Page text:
Sample output:

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NAME READY STATUS RESTARTS AGE IP NODE NOMINATED NODE READINESS GATES
app-6d954fd7d9-9ss7f 1/1 Running 0 6m5s 192.168.76.132 ip-192-168-73-43.us-west-2.compute.internal <none> <none>
app-6d954fd7d9-bxbmh 1/1 Running 0 6m5s 192.168.86.102 ip-192-168-73-43.us-west-2.compute.internal <none> <none>
app-6d954fd7d9-hsndg 1/1 Running 0 6m5s 192.168.86.252 ip-192-168-73-43.us-west-2.compute.internal <none> <none>
app-6d954fd7d9-ljnzc 1/1 Running 0 6m5s 192.168.67.91 ip-192-168-73-43.us-west-2.compute.internal <none> <none>
app-6d954fd7d9-q9x4d 1/1 Running 0 6m5s 192.168.89.34 ip-192-168-73-43.us-west-2.compute.internal <none> <none>

To avoid incurring future charges, you should delete the resources created during this tutorial. Delete the sample deployment

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kubectl delete deployment app

Uninstall Karpenter:

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helm uninstall karpenter --namespace kube-system

Delete the Infrastructure deployed with CloudFormation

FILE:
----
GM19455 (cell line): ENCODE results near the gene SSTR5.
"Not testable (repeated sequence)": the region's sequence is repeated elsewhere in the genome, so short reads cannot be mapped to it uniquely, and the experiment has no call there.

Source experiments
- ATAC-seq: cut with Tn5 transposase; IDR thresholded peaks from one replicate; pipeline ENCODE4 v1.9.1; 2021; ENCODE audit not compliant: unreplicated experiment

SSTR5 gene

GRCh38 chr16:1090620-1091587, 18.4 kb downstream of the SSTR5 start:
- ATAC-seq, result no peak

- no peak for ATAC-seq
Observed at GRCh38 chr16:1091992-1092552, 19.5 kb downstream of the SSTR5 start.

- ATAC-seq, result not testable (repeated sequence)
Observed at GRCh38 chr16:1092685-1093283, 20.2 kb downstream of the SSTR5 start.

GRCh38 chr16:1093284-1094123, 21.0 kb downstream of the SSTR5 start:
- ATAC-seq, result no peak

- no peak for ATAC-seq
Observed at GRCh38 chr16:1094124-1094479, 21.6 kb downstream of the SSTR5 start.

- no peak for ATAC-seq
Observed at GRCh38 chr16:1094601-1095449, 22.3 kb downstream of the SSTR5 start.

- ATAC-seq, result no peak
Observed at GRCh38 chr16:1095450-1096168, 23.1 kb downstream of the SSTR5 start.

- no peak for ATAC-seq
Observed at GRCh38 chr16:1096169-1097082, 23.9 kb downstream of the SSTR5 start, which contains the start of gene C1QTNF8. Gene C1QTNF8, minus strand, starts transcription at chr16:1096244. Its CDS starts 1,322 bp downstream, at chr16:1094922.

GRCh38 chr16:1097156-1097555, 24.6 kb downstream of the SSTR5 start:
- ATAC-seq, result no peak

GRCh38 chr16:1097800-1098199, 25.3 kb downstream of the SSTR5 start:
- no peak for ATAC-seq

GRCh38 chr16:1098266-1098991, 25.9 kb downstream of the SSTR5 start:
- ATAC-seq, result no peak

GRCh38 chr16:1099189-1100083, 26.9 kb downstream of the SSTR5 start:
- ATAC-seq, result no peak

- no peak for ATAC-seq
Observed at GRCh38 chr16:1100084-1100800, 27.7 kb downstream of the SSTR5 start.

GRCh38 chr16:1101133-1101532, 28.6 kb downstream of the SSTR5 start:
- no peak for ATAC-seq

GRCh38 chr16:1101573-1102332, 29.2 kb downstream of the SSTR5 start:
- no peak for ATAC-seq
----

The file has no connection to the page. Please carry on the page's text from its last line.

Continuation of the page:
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aws ec2 describe-launch-templates --filters Name=tag:karpenter.k8s.aws/cluster,Values=${CLUSTER_NAME} |
jq -r ".LaunchTemplates[].LaunchTemplateName" |
xargs -I{} aws ec2 delete-launch-template --launch-template-name {}

You can delete the EKS cluster with the following command:

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eksctl delete cluster --name "${CLUSTER_NAME}"

Upon completion, you should see the following response output:

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2023-12-15 14:44:58 [ℹ] will delete stack "eksctl-karpenter-fargate-cluster"
2023-12-15 14:45:01 [✔] all cluster resources were deleted

In this article, you've successfully set up an Amazon EKS cluster with Karpenter deployed on Fargate to autoscale the cluster with the needed EC2 compute capacity as your workload increases. With Fargate providing compute capacity for the Karpenter pods, you will not need to manage that node. Karpenter manages the lifecycle of the other nodes in the EKS cluster. To explore more tutorials, check out Navigating Amazon EKS.